The past year has been good for unions. Unions recently scored some impressive wins, as employees formed new unions at Starbucks, Amazon and Trader Joe’s. And more of the nation has started thinking positively about unions.
As noted in The Conversation, unions have a better reputation now than at any point since 1965. Gallup polls show that 71% of the nation approves of them. But while more and more public businesses are unionizing, things aren’t always so easy for federal employees.
Who can unionize?
The difficulties with federal unions have been highlighted recently by the ongoing disputes between the National Association of Immigration Judges and the Federal Labor Relations Authority (FLRA). As the Government Executive notes, the disputes originated in November 2020.
Just two days before the 2020 election, the FLRA overturned a decision made by its regional director. Instead of allowing the immigration judges to unionize, the FLRA determined that the judges were “management officials.” Accordingly, it decertified the judges’ union.
The judges have since pushed back, appealing the dispute. They claimed the decision was rushed and ignored the previous standards for challenging decisions. They also pointed to arguments from the dissenting judge, who claimed his colleagues had made their decision before reviewing the law. Instead, they worked backward from their decision.
All of this goes to show that the FLRA has, for years, maintained a contentious relationship with federal unions. And the problem is, as the Federal Times reported last year, the FLRA determines which groups of federal employees can form collective bargaining units, aka unions.
Effectively, that means determining whether these people belong to excluded groups, such as:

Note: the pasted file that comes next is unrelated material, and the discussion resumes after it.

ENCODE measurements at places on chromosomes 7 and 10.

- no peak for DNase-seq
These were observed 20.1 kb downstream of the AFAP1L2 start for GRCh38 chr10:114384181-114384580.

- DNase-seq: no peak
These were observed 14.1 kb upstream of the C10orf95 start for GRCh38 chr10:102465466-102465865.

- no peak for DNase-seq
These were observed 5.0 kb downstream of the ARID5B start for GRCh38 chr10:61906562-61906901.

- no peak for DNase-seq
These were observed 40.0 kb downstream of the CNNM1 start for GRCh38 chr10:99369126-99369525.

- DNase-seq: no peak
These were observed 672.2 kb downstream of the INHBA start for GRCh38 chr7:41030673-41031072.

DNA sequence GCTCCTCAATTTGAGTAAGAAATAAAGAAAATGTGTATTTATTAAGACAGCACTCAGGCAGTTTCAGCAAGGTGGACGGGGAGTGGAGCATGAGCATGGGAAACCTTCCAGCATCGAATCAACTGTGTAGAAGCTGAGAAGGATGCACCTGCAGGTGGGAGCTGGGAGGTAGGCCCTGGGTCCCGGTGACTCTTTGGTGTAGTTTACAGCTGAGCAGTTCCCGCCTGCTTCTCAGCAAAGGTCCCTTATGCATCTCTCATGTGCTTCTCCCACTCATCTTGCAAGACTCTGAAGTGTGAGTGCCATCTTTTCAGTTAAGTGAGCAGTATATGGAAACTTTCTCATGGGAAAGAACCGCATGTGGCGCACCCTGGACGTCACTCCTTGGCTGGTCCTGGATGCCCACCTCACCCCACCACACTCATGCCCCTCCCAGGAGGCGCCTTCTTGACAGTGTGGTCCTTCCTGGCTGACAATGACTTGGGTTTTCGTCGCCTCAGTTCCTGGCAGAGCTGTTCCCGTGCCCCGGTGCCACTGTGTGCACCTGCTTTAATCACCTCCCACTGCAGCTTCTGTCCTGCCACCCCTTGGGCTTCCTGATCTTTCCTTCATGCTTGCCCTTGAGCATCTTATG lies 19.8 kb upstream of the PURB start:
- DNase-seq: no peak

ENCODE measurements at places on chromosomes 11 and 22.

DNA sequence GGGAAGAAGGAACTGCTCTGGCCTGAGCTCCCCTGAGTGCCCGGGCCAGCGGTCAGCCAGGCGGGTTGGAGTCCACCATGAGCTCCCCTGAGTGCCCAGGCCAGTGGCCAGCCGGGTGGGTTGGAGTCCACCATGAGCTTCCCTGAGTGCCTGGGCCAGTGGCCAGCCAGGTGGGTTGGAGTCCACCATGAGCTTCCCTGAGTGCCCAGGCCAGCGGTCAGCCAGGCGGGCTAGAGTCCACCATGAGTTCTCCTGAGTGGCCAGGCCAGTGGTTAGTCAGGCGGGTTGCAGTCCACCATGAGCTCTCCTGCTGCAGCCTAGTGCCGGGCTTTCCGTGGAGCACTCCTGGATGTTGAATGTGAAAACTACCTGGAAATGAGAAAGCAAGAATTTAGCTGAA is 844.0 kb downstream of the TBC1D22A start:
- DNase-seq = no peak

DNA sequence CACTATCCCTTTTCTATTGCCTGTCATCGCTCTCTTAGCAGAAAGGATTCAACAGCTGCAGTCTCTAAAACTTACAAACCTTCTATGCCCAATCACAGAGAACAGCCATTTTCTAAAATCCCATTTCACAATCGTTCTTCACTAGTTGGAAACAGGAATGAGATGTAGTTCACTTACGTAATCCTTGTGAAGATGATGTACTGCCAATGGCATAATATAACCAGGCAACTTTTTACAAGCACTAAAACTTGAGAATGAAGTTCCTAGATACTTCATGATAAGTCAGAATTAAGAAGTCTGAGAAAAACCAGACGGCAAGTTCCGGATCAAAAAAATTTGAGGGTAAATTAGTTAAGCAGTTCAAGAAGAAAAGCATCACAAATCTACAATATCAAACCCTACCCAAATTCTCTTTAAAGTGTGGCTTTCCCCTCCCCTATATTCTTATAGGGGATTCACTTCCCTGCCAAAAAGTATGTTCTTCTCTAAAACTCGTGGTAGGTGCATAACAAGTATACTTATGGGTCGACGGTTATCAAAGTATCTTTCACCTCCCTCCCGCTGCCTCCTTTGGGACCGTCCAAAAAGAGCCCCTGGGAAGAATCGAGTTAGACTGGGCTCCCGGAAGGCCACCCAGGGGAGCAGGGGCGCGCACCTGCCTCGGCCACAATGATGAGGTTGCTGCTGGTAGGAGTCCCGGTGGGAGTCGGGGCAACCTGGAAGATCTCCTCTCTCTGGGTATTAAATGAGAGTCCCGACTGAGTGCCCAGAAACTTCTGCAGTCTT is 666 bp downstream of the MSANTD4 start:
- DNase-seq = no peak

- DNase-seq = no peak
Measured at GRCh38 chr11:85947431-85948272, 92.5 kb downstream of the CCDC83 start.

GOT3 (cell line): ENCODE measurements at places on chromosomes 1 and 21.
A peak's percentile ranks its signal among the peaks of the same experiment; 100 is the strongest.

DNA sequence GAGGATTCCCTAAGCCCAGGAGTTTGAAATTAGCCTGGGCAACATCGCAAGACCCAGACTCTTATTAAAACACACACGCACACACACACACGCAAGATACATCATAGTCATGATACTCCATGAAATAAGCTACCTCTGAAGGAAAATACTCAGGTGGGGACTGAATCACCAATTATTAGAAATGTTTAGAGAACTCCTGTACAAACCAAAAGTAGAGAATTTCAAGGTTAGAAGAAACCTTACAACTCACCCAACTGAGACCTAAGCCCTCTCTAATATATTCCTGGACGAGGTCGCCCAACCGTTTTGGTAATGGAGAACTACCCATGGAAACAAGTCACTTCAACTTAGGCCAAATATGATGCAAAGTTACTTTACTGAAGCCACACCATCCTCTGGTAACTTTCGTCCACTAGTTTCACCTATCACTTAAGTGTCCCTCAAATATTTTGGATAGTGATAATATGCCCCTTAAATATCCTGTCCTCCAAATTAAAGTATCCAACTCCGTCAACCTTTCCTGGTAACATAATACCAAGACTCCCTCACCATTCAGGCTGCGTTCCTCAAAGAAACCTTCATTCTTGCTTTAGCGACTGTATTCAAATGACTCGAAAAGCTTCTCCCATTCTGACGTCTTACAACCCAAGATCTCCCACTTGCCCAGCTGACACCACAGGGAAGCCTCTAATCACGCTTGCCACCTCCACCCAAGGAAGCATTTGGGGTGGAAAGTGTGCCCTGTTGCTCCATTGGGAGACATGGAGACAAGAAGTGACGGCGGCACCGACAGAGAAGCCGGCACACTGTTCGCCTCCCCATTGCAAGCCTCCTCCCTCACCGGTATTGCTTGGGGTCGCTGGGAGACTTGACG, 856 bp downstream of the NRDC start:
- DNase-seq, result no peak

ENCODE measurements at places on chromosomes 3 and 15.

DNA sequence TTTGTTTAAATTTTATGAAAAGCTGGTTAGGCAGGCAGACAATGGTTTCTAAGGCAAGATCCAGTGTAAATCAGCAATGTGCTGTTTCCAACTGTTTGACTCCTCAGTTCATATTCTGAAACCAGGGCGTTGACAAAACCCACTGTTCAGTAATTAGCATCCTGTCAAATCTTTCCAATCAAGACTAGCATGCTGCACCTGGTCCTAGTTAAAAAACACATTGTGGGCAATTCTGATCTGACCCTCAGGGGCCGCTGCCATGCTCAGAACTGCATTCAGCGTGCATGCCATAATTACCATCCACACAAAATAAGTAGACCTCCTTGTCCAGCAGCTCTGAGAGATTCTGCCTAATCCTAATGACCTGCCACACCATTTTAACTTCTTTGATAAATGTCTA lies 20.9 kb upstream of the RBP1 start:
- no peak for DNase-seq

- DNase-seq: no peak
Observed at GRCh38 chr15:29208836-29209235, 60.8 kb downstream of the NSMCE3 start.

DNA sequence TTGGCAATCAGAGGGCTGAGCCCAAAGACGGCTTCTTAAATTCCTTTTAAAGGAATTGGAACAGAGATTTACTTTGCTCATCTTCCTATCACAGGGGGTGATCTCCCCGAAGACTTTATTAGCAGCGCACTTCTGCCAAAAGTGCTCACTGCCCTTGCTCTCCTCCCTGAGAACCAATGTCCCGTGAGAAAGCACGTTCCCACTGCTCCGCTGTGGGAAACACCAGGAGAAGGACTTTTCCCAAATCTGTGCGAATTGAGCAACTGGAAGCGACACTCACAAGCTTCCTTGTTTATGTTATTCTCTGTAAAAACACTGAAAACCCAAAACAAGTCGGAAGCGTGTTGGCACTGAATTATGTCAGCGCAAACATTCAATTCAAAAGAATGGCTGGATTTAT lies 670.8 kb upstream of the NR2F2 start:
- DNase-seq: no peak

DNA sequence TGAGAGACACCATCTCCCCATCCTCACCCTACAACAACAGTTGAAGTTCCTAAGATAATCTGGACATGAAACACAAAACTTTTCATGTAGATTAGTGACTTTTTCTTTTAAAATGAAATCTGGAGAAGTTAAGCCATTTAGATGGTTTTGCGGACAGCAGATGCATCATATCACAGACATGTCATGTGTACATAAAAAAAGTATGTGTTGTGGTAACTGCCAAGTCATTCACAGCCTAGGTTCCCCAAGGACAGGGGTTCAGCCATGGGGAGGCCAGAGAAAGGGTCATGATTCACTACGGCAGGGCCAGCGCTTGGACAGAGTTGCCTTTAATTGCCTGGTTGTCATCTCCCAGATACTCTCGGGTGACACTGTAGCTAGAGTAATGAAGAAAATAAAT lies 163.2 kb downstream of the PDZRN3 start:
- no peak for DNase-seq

- Confidential employees
- People involved in national security
- People involved in personnel decisions
- Management and supervisory positions
All told, the Office of Personnel Management says there are more than 100 unions representing federal employees. But the laws for these unions differ from those for private sector employees. For example, federal employees cannot go on strike like public sector workers. Instead, the law demands that agencies need to bargain in good faith with unions.
Sometimes, “good faith” demands better preparation
Federal unions offer many of the same benefits as private unions. They help workers bargain for fair job responsibilities and benefits. They can help defend employees from unfair discipline. They don’t negotiate pay as directly as private sector unions, but they can lobby for legislation that helps federal workers.
Of course, if there’s a dispute about whether an agency is bargaining “in good faith,” the question goes to the FLRA. As you can expect, anytime the FLRA is taking a more hostile approach toward unions, union members may need to keep one eye toward future appeals to the federal circuit. And unions have struggled in recent years as the nation’s courts and legislators have repeatedly weakened them. Now, as public support for unions has bounced back, some experts are saying it may be time for new labor law reforms.